The Italian Almanac


Italian News - February 6

A recent furor over what appeared to be rebellious Spanish bishops approving the use of condoms -- and the stern Vatican response that forced a quick retreat -- highlighted a quiet but intense debate within the Roman Catholic Church.

Because of its rejection of prophylactics, the church has frequently found itself cited as an institution insensitive to the pandemic spread of AIDS, more interested in religious dogma than in preserving the lives of tens of millions of people. Contrary to popular belief, however, the Vatican has never issued a formal ban specifically prohibiting the use of condoms to prevent HIV infection.

What the church does advocate is that abstinence and fidelity are the best ways to combat the disease. It teaches that the only acceptable sex is between a man and woman married to each other and that the use of any artificial contraception is prohibited. This doctrine is enshrined in the 1968 encyclical titled "Humanae Vitae" issued by Pope Paul VI, but church historians say the pope and his advisers at the time did not have disease in mind when they dictated this proscription.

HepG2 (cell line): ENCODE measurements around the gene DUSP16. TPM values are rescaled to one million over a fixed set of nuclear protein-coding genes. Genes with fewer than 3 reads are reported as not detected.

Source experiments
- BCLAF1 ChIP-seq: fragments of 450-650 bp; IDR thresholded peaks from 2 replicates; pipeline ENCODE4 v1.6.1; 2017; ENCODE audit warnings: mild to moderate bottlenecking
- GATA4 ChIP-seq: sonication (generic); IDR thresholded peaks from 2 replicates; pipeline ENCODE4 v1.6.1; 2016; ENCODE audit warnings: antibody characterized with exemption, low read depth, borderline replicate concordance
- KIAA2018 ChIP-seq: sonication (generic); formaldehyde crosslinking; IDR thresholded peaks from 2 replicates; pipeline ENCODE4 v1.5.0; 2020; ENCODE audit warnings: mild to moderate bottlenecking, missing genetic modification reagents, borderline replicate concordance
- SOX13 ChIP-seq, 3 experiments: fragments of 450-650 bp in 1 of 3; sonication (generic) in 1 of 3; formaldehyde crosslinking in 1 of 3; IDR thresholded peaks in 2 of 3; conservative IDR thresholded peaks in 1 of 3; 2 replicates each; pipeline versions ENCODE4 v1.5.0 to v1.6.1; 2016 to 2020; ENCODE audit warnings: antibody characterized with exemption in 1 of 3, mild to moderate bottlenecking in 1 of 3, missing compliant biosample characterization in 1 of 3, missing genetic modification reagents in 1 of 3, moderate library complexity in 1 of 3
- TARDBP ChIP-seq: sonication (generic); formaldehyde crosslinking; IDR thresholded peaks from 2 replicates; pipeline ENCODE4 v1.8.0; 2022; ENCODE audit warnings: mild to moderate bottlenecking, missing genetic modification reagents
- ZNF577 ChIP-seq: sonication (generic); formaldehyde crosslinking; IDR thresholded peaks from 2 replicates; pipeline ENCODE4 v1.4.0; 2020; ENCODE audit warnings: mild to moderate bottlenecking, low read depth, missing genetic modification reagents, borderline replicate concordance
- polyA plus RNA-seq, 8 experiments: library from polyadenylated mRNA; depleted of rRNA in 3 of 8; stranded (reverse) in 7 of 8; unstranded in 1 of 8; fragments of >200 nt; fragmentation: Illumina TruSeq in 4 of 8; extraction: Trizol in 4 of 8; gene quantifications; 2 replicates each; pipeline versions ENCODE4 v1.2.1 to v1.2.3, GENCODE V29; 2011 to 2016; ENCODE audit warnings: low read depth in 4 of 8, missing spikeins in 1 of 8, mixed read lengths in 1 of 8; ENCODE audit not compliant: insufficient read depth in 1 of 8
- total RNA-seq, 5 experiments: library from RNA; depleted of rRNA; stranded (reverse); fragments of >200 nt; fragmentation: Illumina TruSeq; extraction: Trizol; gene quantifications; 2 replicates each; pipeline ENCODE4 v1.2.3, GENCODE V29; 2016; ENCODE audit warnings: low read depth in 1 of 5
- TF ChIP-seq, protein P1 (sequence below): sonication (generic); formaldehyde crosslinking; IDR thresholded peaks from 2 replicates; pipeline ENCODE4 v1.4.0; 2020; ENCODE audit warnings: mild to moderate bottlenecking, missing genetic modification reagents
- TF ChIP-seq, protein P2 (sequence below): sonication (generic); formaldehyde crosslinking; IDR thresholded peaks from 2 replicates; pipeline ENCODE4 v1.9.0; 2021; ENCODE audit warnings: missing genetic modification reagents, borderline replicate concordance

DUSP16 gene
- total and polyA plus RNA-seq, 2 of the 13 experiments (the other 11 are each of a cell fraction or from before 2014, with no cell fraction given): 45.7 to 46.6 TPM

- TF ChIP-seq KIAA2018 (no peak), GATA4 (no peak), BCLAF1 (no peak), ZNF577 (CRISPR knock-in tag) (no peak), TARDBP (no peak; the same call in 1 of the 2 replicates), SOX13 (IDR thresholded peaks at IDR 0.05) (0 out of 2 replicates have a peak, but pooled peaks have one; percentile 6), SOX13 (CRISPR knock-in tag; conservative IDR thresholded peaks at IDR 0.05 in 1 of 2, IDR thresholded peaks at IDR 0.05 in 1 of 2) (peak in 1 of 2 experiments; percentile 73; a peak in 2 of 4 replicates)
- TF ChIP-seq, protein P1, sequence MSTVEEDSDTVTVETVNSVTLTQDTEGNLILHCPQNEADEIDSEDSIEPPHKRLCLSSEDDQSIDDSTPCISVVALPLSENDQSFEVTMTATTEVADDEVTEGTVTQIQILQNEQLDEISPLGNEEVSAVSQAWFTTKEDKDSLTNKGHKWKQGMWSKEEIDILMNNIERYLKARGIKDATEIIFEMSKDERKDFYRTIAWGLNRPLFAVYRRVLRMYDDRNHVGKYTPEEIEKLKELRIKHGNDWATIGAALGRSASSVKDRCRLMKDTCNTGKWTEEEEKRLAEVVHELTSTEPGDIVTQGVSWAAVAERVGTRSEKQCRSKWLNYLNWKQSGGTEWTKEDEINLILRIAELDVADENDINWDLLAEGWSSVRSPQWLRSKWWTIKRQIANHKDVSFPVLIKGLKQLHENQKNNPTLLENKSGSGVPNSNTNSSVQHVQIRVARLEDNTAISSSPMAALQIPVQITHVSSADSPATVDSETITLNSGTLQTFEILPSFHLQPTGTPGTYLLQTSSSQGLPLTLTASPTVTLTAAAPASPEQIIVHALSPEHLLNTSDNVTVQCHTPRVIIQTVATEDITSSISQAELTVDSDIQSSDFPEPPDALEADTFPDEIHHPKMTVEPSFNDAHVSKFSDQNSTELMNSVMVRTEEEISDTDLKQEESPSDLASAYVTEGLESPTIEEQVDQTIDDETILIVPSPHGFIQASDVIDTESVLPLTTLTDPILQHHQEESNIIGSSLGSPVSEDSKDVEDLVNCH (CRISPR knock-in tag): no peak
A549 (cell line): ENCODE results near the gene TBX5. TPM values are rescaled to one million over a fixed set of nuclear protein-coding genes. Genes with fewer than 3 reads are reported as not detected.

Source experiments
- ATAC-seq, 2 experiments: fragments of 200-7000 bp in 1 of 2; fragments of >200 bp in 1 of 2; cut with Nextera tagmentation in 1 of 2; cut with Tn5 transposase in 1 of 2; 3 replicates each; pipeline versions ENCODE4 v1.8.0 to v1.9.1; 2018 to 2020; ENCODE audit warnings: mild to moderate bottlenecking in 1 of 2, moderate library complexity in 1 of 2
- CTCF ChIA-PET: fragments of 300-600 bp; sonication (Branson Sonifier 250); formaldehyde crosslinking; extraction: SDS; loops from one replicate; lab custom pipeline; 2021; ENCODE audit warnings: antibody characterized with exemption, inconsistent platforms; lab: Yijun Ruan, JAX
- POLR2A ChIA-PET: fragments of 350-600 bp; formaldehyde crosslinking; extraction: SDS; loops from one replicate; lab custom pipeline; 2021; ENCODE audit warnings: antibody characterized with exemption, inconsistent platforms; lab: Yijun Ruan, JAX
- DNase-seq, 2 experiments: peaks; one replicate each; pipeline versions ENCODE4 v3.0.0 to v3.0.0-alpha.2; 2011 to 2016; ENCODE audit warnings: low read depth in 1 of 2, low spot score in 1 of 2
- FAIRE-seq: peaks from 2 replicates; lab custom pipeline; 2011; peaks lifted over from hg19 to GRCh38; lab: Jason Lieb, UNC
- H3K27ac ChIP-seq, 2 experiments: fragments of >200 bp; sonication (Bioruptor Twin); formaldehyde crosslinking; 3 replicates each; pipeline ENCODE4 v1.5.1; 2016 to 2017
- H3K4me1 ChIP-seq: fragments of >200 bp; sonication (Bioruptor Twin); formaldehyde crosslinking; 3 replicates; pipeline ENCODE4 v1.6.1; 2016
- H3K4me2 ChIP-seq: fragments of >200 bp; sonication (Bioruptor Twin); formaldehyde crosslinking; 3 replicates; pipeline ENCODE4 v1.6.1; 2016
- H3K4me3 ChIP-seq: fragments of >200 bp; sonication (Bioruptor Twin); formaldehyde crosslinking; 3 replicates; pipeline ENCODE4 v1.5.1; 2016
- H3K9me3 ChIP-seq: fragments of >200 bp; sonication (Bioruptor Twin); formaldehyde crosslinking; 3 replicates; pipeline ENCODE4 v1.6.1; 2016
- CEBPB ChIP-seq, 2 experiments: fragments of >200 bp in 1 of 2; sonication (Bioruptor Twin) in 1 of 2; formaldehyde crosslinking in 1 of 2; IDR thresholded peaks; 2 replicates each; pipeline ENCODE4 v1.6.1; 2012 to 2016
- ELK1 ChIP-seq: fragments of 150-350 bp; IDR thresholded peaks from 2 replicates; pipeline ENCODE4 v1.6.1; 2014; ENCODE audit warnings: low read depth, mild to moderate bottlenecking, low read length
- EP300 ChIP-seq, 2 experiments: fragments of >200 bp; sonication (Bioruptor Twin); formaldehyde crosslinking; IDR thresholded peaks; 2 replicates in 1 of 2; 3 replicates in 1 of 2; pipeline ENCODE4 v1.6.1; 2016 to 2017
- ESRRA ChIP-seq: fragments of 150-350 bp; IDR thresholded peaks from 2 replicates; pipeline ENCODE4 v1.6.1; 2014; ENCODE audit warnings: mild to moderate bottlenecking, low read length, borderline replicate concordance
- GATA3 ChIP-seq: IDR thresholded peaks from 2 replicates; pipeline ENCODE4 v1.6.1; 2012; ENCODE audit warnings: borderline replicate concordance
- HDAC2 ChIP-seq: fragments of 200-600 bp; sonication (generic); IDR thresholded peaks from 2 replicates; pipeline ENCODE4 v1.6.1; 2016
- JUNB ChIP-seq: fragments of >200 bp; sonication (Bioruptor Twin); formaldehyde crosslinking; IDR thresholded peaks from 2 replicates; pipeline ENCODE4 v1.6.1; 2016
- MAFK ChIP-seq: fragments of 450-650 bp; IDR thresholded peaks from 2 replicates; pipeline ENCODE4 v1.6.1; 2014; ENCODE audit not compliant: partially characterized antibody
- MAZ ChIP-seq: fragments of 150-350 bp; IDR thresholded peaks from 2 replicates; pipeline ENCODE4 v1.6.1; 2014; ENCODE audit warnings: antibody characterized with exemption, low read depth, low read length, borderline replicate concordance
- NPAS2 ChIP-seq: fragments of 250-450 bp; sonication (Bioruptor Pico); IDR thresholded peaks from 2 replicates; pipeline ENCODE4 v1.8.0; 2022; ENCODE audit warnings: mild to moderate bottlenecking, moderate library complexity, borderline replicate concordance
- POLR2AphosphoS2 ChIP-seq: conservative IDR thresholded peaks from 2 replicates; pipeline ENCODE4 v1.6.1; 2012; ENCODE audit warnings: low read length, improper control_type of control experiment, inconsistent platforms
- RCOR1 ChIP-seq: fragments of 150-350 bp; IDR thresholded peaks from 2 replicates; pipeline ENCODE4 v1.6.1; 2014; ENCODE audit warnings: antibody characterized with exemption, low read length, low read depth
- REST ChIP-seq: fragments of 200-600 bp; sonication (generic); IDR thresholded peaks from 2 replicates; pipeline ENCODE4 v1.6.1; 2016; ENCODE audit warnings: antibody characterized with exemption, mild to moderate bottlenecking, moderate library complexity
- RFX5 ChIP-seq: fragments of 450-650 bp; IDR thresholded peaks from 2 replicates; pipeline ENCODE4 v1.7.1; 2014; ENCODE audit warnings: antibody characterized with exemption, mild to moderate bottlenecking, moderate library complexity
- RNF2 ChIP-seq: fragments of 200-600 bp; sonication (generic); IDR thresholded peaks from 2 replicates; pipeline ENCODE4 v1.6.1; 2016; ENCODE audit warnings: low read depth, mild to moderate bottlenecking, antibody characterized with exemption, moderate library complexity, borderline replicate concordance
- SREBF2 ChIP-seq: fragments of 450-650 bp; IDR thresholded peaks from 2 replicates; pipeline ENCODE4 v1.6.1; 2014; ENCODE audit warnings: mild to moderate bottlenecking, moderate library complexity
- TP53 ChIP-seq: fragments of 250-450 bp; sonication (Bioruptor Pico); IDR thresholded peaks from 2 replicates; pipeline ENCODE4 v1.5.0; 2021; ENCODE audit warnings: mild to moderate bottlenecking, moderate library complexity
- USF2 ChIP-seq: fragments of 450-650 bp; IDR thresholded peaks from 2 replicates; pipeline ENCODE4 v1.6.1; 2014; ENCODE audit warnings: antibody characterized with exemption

Official doctrine on these matters has not wavered, yet several senior church leaders have explicitly or implicitly sanctioned the use of condoms in cases where life is at stake. They do so with a certain authority and with a tacit acknowledgment that there are legitimate arguments that make the apparent contravention of a church rule morally justified.